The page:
The American Pika (Ochotona princeps) is a charismatic indicator species of the potential effects of climate change on mountain ecosystems. Pikas are sensitive to summer heat and rely on winter snowpack for insulation from harsh winter temperatures. The National Park Service stewards pika populations in more than a dozen parks and seeks to understand the vulnerability of pikas and other mountain species to climate change. Pikas in Peril, funded in 2010, was a collaborative research program directed by scientists from the National Park Service, Oregon State University, University of Idaho, and University of Colorado-Boulder. To help the National Park Service better prepare for the ecological changes anticipated in the coming decades, the team pursued three objectives in eight of these parks:
- Identify the factors (e.g., temperature, precipitation, habitat connectivity, topography, etc.) that shape contemporary pika distributions;
- Assess the connectivity and gene flow of pika populations, including how landscape features affect movement of pikas between patches of suitable talus and lava flow habitat;
- Evaluate climate change vulnerability of pika populations in each park by integrating pika distribution and gene flow models with forecasted regional changes in temperature and precipitation.
By integrating field surveys, genetic analyses, geographic information, and climate change forecasting, the team was able to identify key risk factors for pika climate change vulnerability in parks. An important aspect of the study was the replication of methods among all 8 parks, highlighting the “Parks for Science” concept in which parks serve as important laboratories for earth observations. Furthermore, important insights into climate change science are revealed by replicating studies across many parks; the variation in climate change vulnerability that was uncovered by the study has been masked in previous studies. The study focuses on American pikas, but results have broad implications for climate change impacts in mountain ecosystems. The team concludes that pika populations will decline and possibly go extinct in several parks by the end of the century. Habitat connectivity and barriers to animal dispersal and gene flow emerged as key drivers of vulnerability, mediating the impacts of increasing temperatures and altered rain and snowfall. In some parks with expanses of mountain boulder fields and lava flow habitats, high habitat connectivity may offset the stresses of climate change, and allow pikas to persist.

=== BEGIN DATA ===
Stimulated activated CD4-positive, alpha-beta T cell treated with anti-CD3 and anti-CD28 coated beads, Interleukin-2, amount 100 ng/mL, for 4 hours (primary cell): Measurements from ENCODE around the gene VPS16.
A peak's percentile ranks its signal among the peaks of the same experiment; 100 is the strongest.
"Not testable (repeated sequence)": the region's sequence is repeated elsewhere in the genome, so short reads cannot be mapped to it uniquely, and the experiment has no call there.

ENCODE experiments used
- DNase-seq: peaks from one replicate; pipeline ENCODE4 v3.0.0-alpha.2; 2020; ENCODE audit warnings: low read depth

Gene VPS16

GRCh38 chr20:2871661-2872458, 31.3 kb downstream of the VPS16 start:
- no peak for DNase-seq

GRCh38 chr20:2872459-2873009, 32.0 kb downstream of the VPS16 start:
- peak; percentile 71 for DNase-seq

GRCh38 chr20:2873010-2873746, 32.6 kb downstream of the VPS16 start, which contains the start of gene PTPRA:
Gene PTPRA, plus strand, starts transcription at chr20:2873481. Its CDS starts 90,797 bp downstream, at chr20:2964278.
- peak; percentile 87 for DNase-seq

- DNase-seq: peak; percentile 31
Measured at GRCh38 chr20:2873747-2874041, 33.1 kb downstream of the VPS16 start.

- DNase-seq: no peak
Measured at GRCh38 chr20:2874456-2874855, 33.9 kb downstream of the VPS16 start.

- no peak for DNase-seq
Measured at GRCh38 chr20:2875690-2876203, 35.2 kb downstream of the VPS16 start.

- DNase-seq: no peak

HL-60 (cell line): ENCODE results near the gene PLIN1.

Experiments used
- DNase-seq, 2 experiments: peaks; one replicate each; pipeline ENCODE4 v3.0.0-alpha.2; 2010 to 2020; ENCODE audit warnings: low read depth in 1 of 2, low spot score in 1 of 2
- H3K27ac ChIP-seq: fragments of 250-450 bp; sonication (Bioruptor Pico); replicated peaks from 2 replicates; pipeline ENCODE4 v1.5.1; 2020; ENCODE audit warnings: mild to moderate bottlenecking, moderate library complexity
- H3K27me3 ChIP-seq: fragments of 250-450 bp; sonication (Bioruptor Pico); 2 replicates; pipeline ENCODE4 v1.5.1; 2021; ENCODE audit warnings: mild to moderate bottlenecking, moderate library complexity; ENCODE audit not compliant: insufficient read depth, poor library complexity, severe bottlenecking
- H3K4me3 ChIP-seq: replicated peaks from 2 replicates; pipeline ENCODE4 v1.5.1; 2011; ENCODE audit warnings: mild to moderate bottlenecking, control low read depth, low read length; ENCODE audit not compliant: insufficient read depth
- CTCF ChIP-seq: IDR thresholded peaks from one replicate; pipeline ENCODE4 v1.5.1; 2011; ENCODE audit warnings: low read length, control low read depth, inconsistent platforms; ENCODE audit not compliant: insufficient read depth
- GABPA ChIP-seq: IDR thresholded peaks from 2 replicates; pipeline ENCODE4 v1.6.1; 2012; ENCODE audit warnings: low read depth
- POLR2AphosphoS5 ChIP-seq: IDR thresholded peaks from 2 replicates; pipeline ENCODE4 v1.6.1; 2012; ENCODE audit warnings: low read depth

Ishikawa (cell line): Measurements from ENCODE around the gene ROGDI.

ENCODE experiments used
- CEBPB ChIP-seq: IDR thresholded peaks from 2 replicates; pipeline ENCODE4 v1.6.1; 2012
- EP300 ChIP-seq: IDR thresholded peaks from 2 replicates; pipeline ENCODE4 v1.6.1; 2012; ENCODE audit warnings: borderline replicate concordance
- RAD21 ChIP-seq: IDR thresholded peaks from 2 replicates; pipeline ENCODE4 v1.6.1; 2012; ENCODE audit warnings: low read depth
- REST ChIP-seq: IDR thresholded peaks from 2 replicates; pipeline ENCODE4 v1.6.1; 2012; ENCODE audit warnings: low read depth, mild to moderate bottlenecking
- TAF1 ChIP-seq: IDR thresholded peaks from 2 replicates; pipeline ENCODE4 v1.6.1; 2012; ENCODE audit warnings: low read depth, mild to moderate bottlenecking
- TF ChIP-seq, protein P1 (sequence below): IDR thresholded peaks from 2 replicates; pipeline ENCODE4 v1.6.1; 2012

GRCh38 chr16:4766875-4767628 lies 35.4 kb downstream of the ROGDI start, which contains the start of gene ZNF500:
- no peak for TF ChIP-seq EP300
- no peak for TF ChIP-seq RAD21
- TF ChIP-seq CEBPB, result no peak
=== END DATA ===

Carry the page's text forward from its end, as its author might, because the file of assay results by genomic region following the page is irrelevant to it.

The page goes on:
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Pikas have a high body temperature and they rely on crevices and cavities in rocks to provide cover and cool shade. Parks in different networks in the West are collaborating on Pika monitoring to learn more about the potential effects of a warming climate on pikas.
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